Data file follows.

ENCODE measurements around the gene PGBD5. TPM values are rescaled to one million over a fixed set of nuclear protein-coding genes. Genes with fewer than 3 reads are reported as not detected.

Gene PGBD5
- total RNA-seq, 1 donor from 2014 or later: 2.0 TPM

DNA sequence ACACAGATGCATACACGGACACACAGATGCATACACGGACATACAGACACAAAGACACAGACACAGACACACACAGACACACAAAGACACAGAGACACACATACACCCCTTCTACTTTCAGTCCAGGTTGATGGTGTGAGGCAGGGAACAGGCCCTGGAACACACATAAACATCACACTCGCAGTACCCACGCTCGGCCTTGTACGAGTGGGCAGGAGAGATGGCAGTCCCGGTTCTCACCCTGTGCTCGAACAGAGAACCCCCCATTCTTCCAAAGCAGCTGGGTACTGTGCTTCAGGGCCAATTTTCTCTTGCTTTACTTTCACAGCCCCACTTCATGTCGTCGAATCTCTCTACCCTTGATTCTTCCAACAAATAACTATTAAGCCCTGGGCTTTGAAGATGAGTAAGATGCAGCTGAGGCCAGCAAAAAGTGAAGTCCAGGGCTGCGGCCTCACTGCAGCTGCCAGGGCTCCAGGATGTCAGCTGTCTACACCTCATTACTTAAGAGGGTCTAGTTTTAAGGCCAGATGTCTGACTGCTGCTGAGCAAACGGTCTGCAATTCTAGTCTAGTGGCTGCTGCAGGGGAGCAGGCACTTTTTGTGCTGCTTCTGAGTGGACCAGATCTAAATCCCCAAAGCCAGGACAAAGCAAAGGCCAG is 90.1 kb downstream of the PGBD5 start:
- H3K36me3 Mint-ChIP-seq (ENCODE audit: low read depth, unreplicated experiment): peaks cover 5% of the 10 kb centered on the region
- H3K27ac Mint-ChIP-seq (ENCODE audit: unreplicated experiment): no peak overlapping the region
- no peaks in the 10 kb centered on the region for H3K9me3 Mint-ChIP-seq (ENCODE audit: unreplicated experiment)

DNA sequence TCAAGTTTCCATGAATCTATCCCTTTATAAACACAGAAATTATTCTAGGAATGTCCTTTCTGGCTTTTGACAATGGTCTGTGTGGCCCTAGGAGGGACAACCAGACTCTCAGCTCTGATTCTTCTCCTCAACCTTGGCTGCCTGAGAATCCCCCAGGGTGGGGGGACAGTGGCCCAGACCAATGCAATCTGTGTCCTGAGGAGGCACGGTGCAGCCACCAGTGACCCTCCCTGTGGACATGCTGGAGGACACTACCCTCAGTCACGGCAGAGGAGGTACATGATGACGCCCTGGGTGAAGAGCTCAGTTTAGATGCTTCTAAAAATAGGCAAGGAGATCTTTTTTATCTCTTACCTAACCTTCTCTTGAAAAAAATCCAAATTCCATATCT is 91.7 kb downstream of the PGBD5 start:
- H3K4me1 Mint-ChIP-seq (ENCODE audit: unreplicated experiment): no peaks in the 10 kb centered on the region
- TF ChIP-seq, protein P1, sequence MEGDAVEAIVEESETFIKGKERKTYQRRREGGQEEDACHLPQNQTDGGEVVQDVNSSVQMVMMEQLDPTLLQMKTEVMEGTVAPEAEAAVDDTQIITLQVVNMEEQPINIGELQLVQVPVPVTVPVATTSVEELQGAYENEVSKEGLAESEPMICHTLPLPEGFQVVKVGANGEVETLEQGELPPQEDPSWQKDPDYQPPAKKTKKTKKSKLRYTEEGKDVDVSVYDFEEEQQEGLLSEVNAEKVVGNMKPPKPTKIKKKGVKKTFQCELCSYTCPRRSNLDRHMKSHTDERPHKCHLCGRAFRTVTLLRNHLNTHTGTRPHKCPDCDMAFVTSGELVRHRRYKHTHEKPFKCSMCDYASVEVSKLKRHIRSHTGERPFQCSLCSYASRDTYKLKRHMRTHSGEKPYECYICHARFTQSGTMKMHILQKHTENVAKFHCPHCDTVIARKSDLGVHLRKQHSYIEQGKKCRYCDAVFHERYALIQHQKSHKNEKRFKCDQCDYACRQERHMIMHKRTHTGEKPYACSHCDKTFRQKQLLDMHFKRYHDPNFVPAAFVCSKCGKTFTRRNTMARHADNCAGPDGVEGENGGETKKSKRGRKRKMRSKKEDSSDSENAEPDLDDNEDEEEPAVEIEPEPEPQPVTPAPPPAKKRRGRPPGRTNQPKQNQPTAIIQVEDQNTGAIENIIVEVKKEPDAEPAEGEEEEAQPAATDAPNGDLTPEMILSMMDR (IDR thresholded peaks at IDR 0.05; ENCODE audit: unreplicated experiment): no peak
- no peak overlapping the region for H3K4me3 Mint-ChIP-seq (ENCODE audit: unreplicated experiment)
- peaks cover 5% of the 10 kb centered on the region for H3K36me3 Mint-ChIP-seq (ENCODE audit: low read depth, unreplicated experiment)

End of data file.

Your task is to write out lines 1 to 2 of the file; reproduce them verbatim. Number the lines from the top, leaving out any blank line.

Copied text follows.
ENCODE measurements around the gene PGBD5. TPM values are rescaled to one million over a fixed set of nuclear protein-coding genes. Genes with fewer than 3 reads are reported as not detected.

Gene PGBD5